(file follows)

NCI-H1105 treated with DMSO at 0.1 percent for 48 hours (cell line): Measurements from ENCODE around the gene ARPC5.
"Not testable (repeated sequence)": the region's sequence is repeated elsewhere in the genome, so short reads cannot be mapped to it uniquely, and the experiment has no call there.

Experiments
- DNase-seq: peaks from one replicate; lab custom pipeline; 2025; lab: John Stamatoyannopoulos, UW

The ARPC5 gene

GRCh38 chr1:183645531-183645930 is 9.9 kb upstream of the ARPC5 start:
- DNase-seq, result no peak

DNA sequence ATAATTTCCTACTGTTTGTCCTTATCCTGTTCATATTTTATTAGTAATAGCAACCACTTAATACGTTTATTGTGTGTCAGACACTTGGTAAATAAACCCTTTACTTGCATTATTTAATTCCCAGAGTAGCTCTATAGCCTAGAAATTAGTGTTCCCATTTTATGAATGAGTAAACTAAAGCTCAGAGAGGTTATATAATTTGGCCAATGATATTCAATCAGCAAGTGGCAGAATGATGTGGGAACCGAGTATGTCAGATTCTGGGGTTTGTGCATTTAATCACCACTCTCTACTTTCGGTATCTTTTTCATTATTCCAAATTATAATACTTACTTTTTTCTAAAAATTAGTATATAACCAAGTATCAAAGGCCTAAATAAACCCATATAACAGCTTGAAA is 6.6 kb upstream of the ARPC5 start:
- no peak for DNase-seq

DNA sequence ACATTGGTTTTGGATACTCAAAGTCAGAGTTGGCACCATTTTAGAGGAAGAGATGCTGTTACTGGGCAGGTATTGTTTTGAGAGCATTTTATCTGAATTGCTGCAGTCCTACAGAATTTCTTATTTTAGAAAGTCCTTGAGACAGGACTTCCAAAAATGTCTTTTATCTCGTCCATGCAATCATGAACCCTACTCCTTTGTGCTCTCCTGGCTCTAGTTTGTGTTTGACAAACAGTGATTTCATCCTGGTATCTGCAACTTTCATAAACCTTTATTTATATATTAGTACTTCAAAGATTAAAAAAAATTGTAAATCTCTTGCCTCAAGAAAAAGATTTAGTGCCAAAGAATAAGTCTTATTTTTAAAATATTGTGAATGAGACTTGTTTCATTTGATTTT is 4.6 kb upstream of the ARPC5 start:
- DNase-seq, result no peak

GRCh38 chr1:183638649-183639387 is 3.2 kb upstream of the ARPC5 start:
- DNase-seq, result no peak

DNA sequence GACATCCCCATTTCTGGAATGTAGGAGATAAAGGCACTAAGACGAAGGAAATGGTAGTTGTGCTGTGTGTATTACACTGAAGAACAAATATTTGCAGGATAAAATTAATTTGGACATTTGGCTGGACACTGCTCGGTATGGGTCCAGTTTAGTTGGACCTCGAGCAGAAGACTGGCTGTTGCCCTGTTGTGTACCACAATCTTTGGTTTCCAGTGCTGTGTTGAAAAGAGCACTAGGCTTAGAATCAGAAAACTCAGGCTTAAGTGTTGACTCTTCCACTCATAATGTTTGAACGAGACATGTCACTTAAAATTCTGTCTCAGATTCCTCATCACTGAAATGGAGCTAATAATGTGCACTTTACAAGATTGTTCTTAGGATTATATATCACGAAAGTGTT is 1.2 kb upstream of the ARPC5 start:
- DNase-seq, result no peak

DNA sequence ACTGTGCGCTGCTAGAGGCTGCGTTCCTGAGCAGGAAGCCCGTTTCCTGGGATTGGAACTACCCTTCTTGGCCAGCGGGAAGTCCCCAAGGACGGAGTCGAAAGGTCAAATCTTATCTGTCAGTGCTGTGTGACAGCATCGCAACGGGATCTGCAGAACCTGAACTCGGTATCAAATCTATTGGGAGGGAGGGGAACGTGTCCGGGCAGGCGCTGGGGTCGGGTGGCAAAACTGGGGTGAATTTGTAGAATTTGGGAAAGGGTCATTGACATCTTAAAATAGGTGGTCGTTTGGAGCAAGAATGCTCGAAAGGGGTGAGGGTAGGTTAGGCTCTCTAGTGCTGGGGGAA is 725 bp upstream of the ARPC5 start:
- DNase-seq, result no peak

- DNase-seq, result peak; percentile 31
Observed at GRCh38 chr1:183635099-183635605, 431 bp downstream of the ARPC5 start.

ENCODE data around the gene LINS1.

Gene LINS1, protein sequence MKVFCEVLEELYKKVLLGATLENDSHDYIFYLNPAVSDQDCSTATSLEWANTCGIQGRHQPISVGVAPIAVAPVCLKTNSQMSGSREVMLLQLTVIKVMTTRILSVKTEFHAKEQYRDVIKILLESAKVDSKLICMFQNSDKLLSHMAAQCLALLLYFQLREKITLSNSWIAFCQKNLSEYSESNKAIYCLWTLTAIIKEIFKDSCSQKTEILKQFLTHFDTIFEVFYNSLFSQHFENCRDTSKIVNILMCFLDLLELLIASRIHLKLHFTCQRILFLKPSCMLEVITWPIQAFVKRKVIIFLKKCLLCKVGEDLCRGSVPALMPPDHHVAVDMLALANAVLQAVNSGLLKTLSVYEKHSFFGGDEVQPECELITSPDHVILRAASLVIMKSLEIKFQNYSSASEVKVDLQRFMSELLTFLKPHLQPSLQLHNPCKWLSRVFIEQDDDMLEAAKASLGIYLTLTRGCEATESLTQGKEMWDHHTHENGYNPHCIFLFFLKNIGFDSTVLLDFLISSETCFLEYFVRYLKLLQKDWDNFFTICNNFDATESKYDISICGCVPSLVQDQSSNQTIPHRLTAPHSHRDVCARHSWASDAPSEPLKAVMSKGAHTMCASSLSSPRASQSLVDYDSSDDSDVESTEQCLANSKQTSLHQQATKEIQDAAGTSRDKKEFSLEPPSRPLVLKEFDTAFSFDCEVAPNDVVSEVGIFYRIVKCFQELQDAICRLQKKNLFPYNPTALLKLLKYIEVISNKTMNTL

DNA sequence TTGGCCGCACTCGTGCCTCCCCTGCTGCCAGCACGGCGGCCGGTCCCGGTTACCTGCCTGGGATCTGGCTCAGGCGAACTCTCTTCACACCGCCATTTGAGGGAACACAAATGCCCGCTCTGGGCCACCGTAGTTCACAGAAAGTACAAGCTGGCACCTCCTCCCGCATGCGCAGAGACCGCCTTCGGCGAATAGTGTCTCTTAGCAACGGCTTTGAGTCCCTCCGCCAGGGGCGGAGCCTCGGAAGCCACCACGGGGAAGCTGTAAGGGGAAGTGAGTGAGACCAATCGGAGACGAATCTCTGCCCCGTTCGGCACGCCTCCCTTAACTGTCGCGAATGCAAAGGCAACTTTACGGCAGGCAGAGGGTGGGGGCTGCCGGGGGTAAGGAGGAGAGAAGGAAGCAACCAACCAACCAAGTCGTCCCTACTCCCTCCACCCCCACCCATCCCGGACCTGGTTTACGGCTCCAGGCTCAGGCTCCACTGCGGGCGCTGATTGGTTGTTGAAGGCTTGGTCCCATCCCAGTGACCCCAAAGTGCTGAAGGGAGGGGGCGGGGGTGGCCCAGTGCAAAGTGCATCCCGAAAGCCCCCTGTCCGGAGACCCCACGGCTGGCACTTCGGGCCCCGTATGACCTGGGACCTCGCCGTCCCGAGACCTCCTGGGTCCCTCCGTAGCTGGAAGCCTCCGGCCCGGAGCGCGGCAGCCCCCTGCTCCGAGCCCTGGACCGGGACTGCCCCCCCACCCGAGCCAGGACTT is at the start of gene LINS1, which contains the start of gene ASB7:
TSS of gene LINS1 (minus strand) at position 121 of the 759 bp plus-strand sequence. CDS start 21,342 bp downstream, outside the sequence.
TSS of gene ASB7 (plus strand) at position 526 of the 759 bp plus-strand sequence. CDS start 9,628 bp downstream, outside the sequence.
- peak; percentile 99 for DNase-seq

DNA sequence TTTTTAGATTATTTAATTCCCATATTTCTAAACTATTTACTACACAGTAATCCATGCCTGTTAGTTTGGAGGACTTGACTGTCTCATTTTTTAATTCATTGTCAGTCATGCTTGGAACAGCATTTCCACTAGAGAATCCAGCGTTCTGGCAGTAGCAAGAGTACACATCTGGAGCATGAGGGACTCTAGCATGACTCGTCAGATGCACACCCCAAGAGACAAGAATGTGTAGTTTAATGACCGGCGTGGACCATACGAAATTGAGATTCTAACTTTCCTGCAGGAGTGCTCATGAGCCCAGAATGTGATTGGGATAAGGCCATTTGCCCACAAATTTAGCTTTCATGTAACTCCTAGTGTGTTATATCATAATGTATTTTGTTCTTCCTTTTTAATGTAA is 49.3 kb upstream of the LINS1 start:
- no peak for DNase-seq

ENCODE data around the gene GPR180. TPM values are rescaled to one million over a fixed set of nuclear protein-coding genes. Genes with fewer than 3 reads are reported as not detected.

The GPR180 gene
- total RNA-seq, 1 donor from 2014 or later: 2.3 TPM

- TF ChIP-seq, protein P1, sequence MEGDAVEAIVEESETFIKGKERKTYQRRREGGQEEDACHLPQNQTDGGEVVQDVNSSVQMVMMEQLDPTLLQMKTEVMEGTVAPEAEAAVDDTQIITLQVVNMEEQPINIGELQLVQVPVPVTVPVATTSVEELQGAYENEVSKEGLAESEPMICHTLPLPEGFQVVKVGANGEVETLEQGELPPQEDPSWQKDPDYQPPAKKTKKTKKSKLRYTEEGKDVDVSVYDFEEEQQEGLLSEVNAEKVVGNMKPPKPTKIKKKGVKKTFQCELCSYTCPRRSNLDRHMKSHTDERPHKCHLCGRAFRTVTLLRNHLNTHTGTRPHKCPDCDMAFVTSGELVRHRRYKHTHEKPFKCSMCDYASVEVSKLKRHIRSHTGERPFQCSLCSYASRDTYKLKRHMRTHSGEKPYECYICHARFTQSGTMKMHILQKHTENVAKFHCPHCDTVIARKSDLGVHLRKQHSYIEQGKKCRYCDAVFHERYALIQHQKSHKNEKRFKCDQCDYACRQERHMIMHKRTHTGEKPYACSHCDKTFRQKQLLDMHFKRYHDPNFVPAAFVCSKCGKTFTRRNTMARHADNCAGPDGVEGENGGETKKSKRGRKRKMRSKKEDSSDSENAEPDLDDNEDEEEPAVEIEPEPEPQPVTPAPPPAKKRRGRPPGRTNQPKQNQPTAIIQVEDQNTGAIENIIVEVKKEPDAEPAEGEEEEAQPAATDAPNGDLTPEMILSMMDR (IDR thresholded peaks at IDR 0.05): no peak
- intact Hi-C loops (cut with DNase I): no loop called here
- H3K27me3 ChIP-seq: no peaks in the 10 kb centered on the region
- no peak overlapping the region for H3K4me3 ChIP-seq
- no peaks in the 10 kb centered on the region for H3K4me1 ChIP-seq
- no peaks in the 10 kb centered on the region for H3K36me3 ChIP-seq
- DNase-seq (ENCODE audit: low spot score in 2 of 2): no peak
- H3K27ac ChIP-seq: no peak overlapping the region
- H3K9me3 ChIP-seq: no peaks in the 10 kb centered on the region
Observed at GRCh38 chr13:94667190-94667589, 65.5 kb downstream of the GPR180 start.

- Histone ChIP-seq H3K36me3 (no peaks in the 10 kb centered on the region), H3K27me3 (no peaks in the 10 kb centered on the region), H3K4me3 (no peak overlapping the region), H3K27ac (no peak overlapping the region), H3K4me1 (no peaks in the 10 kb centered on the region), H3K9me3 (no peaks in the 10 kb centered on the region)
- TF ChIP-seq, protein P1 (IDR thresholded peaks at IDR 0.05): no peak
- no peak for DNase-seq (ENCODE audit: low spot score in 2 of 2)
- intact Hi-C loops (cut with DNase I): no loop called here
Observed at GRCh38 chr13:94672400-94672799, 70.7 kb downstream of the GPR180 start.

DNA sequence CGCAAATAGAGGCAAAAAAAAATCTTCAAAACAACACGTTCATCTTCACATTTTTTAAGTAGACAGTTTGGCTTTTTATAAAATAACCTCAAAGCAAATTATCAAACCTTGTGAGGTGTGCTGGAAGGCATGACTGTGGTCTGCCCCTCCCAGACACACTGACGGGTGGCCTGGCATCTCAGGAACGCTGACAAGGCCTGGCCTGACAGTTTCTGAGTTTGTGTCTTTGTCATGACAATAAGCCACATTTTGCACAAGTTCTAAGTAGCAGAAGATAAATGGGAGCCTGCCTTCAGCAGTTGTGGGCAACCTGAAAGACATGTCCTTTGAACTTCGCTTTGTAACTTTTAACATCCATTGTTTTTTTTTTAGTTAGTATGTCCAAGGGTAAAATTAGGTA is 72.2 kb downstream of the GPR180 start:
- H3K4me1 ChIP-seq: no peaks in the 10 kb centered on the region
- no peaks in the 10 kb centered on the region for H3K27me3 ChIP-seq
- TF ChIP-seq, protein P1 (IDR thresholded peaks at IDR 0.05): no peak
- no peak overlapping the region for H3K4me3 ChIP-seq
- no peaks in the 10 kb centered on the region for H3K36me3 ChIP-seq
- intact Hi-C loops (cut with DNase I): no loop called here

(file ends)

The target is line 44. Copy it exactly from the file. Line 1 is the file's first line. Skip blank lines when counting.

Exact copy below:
- intact Hi-C loops (cut with DNase I): no loop called here